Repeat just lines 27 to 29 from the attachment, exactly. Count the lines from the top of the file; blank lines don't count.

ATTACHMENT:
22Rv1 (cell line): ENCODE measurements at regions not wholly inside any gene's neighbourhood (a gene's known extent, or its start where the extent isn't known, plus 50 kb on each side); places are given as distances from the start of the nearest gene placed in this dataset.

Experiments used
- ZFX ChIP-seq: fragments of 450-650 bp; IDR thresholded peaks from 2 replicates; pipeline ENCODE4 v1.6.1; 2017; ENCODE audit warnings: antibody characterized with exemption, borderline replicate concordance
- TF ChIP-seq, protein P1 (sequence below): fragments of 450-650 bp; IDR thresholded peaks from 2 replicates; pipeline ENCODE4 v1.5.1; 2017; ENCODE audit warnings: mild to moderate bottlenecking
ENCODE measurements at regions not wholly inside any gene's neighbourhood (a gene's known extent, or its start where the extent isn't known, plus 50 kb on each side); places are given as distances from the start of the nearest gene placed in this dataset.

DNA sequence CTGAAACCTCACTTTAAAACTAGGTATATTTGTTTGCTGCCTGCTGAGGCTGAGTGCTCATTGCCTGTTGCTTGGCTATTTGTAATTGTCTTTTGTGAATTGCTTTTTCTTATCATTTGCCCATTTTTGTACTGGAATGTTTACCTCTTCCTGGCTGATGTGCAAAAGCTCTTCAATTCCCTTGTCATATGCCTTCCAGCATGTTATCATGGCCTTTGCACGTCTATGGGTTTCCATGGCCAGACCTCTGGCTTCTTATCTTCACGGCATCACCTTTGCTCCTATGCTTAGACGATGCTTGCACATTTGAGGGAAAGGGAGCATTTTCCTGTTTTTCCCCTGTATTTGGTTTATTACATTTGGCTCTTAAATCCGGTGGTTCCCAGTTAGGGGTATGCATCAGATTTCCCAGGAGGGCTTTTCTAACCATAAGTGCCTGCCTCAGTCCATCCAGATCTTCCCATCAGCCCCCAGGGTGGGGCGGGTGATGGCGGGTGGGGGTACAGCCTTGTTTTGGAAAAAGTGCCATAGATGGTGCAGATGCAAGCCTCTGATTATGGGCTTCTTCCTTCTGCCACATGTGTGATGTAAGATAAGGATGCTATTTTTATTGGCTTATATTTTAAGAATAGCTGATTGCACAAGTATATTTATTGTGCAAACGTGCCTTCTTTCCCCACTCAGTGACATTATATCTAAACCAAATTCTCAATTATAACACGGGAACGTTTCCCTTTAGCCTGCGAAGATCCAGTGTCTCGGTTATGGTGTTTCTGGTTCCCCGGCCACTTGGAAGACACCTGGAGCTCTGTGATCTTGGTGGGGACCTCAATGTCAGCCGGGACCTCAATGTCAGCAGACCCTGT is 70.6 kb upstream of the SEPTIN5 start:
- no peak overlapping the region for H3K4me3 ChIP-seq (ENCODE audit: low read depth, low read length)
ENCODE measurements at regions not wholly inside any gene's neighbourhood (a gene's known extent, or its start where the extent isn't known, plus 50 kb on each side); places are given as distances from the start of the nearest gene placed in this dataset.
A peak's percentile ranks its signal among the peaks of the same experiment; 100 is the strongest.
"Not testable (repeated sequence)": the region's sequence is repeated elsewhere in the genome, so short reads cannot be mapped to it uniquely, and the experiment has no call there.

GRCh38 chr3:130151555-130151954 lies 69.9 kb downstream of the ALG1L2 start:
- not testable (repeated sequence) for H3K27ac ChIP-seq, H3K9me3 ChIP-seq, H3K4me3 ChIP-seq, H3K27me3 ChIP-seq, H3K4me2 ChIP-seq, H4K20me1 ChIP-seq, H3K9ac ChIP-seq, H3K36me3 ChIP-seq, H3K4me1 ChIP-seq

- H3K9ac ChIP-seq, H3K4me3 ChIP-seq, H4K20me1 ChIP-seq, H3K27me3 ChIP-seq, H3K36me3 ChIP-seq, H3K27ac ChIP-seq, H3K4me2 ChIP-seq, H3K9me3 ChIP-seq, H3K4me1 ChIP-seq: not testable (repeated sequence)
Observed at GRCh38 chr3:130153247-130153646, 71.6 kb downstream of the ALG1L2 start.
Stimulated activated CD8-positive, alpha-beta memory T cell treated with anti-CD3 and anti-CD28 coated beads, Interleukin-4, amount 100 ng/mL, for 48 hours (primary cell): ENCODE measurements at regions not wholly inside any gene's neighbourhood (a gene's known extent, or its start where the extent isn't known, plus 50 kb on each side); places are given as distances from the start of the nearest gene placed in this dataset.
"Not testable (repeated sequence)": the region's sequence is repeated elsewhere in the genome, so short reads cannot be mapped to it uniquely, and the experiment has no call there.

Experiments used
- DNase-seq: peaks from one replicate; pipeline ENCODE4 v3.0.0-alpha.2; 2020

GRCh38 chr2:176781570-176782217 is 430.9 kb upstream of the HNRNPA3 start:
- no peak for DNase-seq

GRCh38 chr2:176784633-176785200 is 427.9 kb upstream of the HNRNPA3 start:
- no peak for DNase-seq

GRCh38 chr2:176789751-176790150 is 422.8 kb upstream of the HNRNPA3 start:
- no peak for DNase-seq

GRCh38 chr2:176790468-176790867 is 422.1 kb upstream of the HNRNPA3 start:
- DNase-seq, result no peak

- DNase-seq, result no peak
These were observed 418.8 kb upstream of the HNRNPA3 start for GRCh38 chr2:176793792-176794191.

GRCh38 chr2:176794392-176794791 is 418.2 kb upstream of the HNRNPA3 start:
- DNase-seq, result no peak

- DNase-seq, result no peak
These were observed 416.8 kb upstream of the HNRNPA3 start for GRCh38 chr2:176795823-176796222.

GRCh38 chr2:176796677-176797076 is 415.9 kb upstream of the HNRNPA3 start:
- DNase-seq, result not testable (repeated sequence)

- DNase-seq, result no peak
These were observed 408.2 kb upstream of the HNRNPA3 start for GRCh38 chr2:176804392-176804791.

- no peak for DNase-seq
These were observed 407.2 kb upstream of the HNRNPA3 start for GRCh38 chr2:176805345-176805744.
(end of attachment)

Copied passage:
- DNase-seq, result no peak
These were observed 418.8 kb upstream of the HNRNPA3 start for GRCh38 chr2:176793792-176794191.

GRCh38 chr2:176794392-176794791 is 418.2 kb upstream of the HNRNPA3 start: